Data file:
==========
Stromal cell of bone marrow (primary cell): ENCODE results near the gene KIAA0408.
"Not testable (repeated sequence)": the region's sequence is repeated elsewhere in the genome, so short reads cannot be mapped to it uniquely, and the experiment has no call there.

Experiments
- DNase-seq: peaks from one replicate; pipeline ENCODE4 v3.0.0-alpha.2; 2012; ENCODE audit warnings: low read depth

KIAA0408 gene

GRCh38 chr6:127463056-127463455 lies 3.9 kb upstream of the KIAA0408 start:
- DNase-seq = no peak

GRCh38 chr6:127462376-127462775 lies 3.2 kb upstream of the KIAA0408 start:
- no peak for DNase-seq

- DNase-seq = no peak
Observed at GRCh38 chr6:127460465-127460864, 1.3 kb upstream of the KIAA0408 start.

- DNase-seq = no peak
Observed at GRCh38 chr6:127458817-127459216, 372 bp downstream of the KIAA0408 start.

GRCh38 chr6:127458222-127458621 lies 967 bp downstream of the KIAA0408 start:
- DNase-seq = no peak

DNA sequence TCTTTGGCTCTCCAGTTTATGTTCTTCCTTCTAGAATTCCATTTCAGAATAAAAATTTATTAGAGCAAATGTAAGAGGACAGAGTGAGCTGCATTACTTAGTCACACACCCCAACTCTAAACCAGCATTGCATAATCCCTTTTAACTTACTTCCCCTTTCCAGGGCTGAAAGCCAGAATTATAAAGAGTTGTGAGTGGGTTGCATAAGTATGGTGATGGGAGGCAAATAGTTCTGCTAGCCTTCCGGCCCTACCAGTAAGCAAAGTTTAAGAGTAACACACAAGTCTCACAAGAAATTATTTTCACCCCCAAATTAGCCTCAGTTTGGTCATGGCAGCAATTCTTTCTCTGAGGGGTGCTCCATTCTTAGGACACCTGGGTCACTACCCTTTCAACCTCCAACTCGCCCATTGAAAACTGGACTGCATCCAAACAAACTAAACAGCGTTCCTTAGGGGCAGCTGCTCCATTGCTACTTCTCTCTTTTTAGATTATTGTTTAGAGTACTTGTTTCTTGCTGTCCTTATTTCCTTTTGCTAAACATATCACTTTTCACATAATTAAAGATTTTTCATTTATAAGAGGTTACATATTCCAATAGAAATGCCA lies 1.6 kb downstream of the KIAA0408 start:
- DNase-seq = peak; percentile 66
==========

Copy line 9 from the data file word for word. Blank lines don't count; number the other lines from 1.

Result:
- no peak for DNase-seq